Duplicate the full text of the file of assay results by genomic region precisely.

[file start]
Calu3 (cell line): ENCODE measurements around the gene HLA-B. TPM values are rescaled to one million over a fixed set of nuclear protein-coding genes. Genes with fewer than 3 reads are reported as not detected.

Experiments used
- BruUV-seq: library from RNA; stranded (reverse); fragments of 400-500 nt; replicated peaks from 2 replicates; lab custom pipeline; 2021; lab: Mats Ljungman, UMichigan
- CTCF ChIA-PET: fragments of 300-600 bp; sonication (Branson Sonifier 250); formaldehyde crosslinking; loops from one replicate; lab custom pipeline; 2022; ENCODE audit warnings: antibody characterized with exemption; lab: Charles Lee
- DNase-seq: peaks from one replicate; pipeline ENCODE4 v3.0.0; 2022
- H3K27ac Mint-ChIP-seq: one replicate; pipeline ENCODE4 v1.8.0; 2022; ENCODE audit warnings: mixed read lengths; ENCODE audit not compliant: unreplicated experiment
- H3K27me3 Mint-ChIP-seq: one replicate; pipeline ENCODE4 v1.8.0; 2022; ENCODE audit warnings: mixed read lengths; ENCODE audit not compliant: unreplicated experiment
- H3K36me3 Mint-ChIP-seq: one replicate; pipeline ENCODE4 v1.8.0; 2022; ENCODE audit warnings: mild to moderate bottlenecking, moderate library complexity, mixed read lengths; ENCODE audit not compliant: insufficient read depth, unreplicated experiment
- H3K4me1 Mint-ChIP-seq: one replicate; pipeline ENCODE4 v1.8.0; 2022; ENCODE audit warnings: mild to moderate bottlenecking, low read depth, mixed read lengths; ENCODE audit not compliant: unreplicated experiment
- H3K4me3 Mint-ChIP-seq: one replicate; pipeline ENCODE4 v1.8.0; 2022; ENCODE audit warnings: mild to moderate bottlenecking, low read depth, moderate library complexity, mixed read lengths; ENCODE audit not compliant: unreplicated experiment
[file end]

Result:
Calu3 (cell line): ENCODE measurements around the gene HLA-B. TPM values are rescaled to one million over a fixed set of nuclear protein-coding genes. Genes with fewer than 3 reads are reported as not detected.

Experiments used
- BruUV-seq: library from RNA; stranded (reverse); fragments of 400-500 nt; replicated peaks from 2 replicates; lab custom pipeline; 2021; lab: Mats Ljungman, UMichigan
- CTCF ChIA-PET: fragments of 300-600 bp; sonication (Branson Sonifier 250); formaldehyde crosslinking; loops from one replicate; lab custom pipeline; 2022; ENCODE audit warnings: antibody characterized with exemption; lab: Charles Lee
- DNase-seq: peaks from one replicate; pipeline ENCODE4 v3.0.0; 2022
- H3K27ac Mint-ChIP-seq: one replicate; pipeline ENCODE4 v1.8.0; 2022; ENCODE audit warnings: mixed read lengths; ENCODE audit not compliant: unreplicated experiment
- H3K27me3 Mint-ChIP-seq: one replicate; pipeline ENCODE4 v1.8.0; 2022; ENCODE audit warnings: mixed read lengths; ENCODE audit not compliant: unreplicated experiment
- H3K36me3 Mint-ChIP-seq: one replicate; pipeline ENCODE4 v1.8.0; 2022; ENCODE audit warnings: mild to moderate bottlenecking, moderate library complexity, mixed read lengths; ENCODE audit not compliant: insufficient read depth, unreplicated experiment
- H3K4me1 Mint-ChIP-seq: one replicate; pipeline ENCODE4 v1.8.0; 2022; ENCODE audit warnings: mild to moderate bottlenecking, low read depth, mixed read lengths; ENCODE audit not compliant: unreplicated experiment
- H3K4me3 Mint-ChIP-seq: one replicate; pipeline ENCODE4 v1.8.0; 2022; ENCODE audit warnings: mild to moderate bottlenecking, low read depth, moderate library complexity, mixed read lengths; ENCODE audit not compliant: unreplicated experiment